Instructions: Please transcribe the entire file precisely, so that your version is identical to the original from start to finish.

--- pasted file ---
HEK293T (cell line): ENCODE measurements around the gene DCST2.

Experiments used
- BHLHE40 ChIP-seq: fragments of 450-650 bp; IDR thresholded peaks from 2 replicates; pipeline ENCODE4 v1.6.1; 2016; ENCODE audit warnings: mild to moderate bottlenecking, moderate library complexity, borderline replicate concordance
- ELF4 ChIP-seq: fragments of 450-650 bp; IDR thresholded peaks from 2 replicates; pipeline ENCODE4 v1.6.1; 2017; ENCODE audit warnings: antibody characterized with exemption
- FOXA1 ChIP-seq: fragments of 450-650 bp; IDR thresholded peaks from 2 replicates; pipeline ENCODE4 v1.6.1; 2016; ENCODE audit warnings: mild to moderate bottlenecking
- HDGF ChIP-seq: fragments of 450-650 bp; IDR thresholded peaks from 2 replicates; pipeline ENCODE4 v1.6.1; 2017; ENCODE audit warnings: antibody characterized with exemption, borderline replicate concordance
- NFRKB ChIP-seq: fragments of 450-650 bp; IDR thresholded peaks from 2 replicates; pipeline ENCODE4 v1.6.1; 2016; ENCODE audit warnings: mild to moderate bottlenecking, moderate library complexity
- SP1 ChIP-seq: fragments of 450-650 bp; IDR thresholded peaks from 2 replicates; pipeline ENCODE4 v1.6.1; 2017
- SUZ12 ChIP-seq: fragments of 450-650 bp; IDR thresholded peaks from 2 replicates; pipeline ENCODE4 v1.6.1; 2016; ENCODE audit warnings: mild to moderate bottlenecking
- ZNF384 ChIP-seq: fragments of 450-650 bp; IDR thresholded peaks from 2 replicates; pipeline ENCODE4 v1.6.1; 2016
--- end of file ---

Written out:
HEK293T (cell line): ENCODE measurements around the gene DCST2.

Experiments used
- BHLHE40 ChIP-seq: fragments of 450-650 bp; IDR thresholded peaks from 2 replicates; pipeline ENCODE4 v1.6.1; 2016; ENCODE audit warnings: mild to moderate bottlenecking, moderate library complexity, borderline replicate concordance
- ELF4 ChIP-seq: fragments of 450-650 bp; IDR thresholded peaks from 2 replicates; pipeline ENCODE4 v1.6.1; 2017; ENCODE audit warnings: antibody characterized with exemption
- FOXA1 ChIP-seq: fragments of 450-650 bp; IDR thresholded peaks from 2 replicates; pipeline ENCODE4 v1.6.1; 2016; ENCODE audit warnings: mild to moderate bottlenecking
- HDGF ChIP-seq: fragments of 450-650 bp; IDR thresholded peaks from 2 replicates; pipeline ENCODE4 v1.6.1; 2017; ENCODE audit warnings: antibody characterized with exemption, borderline replicate concordance
- NFRKB ChIP-seq: fragments of 450-650 bp; IDR thresholded peaks from 2 replicates; pipeline ENCODE4 v1.6.1; 2016; ENCODE audit warnings: mild to moderate bottlenecking, moderate library complexity
- SP1 ChIP-seq: fragments of 450-650 bp; IDR thresholded peaks from 2 replicates; pipeline ENCODE4 v1.6.1; 2017
- SUZ12 ChIP-seq: fragments of 450-650 bp; IDR thresholded peaks from 2 replicates; pipeline ENCODE4 v1.6.1; 2016; ENCODE audit warnings: mild to moderate bottlenecking
- ZNF384 ChIP-seq: fragments of 450-650 bp; IDR thresholded peaks from 2 replicates; pipeline ENCODE4 v1.6.1; 2016